This past weekend spent time in Horniman Gardens. They are beautiful, and just down the street from the flat we are staying in. There is a large lawn, which is perched on the hill overlooking Battersea. Because the weather was nice, people had brought their lives to this lawn. What was amazing was that there was all this private drama playing out. A lovers break up, with tearful proclamations and embraces, on the blanket to our right. Behind us two groping lovers were interlocked in a clothed straddle to the consternation of the Eastern European family further down the lawn. (They shouted something about getting a room, in heavy accent). A young boy, spiraling outward from the Eastern Europeans, was in a repeating cycle of running through the grass until, due to his own increasing acceleration, he tripped over his own feet and skid face first -continue on crawling for a moment-get up-repeat. The group seemed to be engaged in communal parental consultation on what the boy should do next. This culminated in him being handed a racket, with which he had no idea what to do, so he immediately began circling about waving it perilously in his one hand until it became a strange cantilever which magically enabled him to stay upright for more prolonged periods of time- although with constant imminent threat of sideways collapse. A middle aged “nutter”(as they call them here.) was walking in his own erratic pattern— stumbling forward with a strange, leg shaking, limp, and then settling on the ground where he would lay blissfully motionless (and seemingly sane). At one point he became urgently fascinated with a group of school age kids playing center of the lawn, motioning for them to include him in their game, but then lost interest, twittered in an erratic bee-like line, and settled again on a bench in the shade at the top of the hill. Behind us to the right, a mother and daughter were in a deep and silent conversation-mostly of the eyes and body. I never saw them speak to each other. The teen’s head was angled down, hair over her face, and the woman had her back angled toward me, but the air was thick in-between them. It was a strange teen to adult duet. The girl looked angstly out from pink strips of hair, and her mother leaned forward, emanating concern. The woman seemed ever aware of the young boy (a son?) who was hovering mid lawn, between the mother daughter duet, and a man (father? lover?) on the far side of the lawn. They had started—upon our arrival, together, as a quartet. This had digressed to two duets, on opposite sides of the lawn, and then duet, solo, solo. etc. At the resolution of this lawn dance there is a hesitant approach by the young boy, resulting in a welcoming hug from the woman. The pink-stripped hair girl emphatically looks away. The man still stands watching from the far side of the gardens. The woman, girl and boy begin slow procession across the lawn, and follow behind the man as he exits through a gate in the fence near where he stood. We’ll never know what their story was.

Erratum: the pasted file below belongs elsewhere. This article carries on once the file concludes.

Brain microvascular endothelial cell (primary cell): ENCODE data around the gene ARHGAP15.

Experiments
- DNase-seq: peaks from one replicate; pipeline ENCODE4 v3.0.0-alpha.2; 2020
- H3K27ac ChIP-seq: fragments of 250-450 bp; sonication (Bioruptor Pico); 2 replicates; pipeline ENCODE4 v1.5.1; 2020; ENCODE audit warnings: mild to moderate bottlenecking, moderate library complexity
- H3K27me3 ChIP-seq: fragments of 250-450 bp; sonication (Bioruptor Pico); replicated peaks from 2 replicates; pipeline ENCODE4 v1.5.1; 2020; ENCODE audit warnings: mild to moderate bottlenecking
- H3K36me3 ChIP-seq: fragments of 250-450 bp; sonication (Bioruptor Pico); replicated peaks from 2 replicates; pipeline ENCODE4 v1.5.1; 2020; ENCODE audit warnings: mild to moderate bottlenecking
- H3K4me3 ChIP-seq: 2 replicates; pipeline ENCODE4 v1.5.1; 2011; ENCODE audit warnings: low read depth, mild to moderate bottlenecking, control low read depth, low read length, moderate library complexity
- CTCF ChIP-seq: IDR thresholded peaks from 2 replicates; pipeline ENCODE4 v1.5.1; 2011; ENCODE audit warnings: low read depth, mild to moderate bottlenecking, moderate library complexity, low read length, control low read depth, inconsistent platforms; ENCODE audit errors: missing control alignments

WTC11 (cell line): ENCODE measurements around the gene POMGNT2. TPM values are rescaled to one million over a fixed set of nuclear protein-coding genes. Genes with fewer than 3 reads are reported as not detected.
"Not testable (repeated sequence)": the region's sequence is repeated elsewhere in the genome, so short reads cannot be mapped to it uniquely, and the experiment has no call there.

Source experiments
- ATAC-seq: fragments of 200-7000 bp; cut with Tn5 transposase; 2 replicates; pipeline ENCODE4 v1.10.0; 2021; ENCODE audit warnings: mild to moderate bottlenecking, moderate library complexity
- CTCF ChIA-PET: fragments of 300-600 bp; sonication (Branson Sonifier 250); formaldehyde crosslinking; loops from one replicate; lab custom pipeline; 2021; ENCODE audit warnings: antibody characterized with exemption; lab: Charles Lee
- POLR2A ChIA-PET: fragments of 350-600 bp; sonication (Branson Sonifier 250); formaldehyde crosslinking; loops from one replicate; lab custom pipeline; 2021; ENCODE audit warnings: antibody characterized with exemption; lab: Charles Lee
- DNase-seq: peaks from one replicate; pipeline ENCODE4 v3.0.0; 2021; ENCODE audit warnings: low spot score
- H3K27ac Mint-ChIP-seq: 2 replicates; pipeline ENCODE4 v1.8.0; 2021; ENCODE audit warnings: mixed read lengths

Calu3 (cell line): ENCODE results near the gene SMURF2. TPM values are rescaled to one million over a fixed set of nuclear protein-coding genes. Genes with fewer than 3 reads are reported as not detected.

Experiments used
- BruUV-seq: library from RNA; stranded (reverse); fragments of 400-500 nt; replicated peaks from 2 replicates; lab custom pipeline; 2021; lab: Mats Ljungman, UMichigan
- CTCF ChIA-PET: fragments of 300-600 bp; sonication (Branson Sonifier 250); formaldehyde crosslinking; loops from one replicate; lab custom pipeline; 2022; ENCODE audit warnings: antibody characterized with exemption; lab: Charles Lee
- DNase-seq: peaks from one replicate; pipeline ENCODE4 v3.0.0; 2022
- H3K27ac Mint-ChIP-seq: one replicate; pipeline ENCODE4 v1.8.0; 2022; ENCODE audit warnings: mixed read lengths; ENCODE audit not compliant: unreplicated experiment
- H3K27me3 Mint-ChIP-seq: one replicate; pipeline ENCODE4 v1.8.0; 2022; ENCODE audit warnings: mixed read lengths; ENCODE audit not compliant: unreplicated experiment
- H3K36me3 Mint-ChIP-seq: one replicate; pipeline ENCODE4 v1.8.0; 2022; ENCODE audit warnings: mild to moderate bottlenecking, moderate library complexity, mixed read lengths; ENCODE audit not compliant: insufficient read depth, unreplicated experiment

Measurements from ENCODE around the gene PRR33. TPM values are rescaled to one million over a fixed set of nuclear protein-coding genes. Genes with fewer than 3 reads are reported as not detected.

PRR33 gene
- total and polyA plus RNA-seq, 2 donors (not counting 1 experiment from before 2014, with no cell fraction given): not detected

The clothed straddling lovers are maneuvering into a very questionable position. Everyone looks away.

Two women with Caribbean accents are laughing – something about marriage and their boyfriends.

The troubled couple has settled into a tragic tableau, the girl gazing away, and the man resignedly gazing into the back of her head.

The sun heads down and the park empties.

At moments it had felt like a series of living rooms with invisible walls

There is a definite choreography to the park, or movement dynamic. Definitely want to explore it more at some point.

Twilight of the Gods–watched all 5 and a half hours. Moments of brilliance. Too much to write about now. 1:32 am and my eyes are falling. More on that in a future entry.Published on October 1, 2007 – 12:00am